Wal-Mart Fishing for Solutions to Sustainable Seafood

A retail giant could help sustain ocean fish.

| September/October 2006

The Bad News 

Increased demand for seafood and shellfish has resulted in both overfishing and ecologically damaging fishing methods. It’s estimated that at least 25 percent of the world’s fish populations are dangerously depleted. Overfishing is terrible for ocean ecosystems and disastrous for global economies. Scarce fish means fewer fishing jobs and less protein for people in the world’s poorest regions.

The Good News

Wal-Mart, the largest food retailer in the United States, has announced its intention to sell sustainable seafood. Over the next three to five years, it will take steps to source all its wild-caught fresh and frozen fish for the North American market from fisheries that meet Marine Stewardship Council (MSC) sustainable standards. Conservation International and the World Wildlife Fund are working with Wal-Mart and its suppliers to help bring more fisheries into compliance with MSC certification.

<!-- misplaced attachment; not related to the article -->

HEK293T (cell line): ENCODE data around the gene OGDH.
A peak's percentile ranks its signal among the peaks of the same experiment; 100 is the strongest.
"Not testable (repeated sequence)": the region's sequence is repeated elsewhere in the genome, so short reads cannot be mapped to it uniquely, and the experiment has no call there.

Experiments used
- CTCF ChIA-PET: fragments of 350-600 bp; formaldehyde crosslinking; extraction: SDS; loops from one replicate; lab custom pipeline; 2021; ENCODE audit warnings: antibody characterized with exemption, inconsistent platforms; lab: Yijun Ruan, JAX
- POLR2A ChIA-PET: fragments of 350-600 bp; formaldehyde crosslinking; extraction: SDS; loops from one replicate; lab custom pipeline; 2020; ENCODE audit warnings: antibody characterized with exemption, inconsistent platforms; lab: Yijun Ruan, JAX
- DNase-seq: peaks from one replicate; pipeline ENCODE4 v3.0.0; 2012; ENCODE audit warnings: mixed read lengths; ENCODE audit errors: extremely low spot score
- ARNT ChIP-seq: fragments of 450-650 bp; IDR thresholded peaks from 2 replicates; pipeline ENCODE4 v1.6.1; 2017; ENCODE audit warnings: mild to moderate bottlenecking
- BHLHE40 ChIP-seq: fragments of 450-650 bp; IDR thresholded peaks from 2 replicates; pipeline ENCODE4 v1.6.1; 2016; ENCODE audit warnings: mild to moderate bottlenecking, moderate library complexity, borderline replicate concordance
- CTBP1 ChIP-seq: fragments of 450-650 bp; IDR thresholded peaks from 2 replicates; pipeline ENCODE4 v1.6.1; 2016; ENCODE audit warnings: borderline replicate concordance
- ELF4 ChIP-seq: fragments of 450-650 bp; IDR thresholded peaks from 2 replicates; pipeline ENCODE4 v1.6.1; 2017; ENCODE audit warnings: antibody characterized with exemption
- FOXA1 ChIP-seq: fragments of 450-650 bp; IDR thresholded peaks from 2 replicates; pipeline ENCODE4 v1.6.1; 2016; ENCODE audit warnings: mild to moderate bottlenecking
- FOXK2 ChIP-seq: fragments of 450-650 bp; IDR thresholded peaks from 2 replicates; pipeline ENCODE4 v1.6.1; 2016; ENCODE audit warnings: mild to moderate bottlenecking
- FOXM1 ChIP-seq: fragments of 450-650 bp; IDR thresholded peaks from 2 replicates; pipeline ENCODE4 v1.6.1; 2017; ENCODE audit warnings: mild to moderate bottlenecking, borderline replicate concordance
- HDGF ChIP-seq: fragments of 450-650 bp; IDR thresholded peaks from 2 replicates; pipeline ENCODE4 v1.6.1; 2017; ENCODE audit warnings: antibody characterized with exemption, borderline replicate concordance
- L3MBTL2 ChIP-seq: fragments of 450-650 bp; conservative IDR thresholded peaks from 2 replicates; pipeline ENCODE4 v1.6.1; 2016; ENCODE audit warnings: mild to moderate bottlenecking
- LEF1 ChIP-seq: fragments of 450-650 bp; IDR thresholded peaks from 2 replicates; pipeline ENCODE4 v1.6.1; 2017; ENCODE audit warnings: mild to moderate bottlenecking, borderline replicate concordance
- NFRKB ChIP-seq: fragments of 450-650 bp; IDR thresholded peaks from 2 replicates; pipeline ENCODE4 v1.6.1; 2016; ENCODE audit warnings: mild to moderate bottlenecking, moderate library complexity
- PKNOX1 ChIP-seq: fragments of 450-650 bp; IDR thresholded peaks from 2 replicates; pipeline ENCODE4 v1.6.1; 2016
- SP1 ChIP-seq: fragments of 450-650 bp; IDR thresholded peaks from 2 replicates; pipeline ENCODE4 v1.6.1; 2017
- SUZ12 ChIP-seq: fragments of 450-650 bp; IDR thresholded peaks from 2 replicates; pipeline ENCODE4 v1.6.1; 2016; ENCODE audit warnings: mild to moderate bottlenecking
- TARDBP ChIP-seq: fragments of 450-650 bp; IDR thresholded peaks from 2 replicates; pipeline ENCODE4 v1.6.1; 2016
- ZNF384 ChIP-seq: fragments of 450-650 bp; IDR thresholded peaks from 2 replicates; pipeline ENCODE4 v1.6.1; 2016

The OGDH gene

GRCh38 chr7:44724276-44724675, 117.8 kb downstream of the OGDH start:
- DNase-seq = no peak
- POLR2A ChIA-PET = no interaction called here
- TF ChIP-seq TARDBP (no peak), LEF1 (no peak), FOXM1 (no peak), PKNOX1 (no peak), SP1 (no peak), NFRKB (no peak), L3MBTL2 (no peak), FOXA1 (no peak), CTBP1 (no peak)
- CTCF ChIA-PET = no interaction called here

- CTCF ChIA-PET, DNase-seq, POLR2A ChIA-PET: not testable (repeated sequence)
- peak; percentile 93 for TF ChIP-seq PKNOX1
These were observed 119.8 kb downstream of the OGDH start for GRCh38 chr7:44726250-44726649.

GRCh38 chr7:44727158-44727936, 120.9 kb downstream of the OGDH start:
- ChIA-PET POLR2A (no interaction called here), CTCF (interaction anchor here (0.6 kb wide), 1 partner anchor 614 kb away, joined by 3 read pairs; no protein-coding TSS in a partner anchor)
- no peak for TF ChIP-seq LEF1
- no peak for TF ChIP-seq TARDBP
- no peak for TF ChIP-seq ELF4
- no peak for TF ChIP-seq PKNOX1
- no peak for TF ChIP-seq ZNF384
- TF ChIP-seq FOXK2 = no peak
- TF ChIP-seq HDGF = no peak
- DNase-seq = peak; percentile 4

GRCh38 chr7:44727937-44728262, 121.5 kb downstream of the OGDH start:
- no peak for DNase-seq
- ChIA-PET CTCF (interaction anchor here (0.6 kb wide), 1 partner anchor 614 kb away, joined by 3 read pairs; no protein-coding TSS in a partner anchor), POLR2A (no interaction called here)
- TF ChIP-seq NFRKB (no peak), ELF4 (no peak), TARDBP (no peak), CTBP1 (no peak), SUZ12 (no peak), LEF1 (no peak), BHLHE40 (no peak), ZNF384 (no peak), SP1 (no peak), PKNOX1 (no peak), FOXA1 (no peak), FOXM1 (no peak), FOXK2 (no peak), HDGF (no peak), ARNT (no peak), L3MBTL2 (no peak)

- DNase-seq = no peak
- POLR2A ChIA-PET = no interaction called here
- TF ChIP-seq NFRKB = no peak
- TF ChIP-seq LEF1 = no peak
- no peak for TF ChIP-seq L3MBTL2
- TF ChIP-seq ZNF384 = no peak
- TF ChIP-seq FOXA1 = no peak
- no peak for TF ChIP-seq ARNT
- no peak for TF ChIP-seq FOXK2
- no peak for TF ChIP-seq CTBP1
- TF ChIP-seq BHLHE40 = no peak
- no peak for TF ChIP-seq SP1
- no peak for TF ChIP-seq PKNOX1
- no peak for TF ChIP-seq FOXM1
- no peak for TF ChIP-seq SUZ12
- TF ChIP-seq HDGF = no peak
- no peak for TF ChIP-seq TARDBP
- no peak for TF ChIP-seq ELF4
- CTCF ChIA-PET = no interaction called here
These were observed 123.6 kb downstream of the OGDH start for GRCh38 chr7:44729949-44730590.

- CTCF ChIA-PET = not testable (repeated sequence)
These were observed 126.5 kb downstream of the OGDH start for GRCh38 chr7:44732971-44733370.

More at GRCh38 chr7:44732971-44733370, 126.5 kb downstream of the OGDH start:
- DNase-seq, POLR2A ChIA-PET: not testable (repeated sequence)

More Good News

Wal-Mart is planning to sell more organic produce and meat. Also, the corporation is reportedly eyeing ways to reduce greenhouse gas emissions from its stores and distribution centers, increase its truck-fleet fuel efficiency, and design more energy-efficient stores.

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